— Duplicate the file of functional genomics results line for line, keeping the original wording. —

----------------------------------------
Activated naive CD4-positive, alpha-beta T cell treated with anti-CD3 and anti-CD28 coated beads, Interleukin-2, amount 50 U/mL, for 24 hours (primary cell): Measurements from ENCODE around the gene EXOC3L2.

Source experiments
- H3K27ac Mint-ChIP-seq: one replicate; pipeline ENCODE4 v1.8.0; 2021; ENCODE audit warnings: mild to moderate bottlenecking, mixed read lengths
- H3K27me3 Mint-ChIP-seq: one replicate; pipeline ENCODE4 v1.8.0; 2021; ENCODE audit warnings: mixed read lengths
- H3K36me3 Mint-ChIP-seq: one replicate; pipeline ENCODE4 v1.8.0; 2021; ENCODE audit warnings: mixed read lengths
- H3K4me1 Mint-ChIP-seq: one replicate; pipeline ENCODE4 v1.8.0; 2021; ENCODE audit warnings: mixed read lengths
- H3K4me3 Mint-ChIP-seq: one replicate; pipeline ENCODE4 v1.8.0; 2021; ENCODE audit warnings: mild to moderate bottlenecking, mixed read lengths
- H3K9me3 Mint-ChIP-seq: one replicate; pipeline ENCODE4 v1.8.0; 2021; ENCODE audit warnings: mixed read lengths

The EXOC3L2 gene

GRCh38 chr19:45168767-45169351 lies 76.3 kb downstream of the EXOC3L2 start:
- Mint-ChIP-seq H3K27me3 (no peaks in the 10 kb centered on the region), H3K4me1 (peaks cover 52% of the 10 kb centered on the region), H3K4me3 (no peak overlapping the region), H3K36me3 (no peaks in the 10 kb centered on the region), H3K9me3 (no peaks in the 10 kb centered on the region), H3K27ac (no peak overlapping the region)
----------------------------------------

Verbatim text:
Activated naive CD4-positive, alpha-beta T cell treated with anti-CD3 and anti-CD28 coated beads, Interleukin-2, amount 50 U/mL, for 24 hours (primary cell): Measurements from ENCODE around the gene EXOC3L2.

Source experiments
- H3K27ac Mint-ChIP-seq: one replicate; pipeline ENCODE4 v1.8.0; 2021; ENCODE audit warnings: mild to moderate bottlenecking, mixed read lengths
- H3K27me3 Mint-ChIP-seq: one replicate; pipeline ENCODE4 v1.8.0; 2021; ENCODE audit warnings: mixed read lengths
- H3K36me3 Mint-ChIP-seq: one replicate; pipeline ENCODE4 v1.8.0; 2021; ENCODE audit warnings: mixed read lengths
- H3K4me1 Mint-ChIP-seq: one replicate; pipeline ENCODE4 v1.8.0; 2021; ENCODE audit warnings: mixed read lengths
- H3K4me3 Mint-ChIP-seq: one replicate; pipeline ENCODE4 v1.8.0; 2021; ENCODE audit warnings: mild to moderate bottlenecking, mixed read lengths
- H3K9me3 Mint-ChIP-seq: one replicate; pipeline ENCODE4 v1.8.0; 2021; ENCODE audit warnings: mixed read lengths

The EXOC3L2 gene

GRCh38 chr19:45168767-45169351 lies 76.3 kb downstream of the EXOC3L2 start:
- Mint-ChIP-seq H3K27me3 (no peaks in the 10 kb centered on the region), H3K4me1 (peaks cover 52% of the 10 kb centered on the region), H3K4me3 (no peak overlapping the region), H3K36me3 (no peaks in the 10 kb centered on the region), H3K9me3 (no peaks in the 10 kb centered on the region), H3K27ac (no peak overlapping the region)